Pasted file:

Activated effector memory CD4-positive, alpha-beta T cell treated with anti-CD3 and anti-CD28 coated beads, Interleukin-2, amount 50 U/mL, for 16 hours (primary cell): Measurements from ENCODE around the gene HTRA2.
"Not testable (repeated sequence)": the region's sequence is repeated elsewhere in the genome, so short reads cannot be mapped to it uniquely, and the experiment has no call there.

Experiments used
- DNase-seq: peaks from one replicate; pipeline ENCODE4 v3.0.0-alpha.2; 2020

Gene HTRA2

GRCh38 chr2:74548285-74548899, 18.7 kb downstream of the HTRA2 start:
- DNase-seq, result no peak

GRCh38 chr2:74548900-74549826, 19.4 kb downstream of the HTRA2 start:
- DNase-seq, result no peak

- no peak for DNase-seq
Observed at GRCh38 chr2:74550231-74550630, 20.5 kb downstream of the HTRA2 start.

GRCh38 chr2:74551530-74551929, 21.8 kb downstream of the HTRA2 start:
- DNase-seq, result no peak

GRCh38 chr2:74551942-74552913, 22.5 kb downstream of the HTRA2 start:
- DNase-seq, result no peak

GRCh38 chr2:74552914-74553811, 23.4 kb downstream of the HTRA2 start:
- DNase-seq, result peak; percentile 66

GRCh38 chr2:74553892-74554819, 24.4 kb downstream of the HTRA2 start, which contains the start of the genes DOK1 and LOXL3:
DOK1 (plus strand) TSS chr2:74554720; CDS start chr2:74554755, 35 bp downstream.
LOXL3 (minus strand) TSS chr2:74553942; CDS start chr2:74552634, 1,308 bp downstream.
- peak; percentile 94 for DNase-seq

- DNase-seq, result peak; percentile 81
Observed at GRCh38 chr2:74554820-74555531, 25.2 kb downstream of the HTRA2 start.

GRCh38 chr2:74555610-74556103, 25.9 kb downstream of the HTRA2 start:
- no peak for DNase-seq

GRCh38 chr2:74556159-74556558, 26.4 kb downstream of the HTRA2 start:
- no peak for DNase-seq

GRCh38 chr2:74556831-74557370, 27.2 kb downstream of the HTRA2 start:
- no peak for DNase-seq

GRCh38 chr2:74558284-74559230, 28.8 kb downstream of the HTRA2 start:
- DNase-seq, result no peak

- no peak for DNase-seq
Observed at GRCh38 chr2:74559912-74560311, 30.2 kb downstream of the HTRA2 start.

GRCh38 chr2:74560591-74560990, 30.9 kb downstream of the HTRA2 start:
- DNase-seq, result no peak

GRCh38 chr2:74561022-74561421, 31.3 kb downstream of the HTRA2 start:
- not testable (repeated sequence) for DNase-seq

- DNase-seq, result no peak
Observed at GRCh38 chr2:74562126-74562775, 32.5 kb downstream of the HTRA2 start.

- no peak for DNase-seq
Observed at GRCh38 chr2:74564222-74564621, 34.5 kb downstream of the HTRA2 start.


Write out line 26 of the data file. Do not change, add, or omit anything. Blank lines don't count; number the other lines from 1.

GRCh38 chr2:74556159-74556558, 26.4 kb downstream of the HTRA2 start: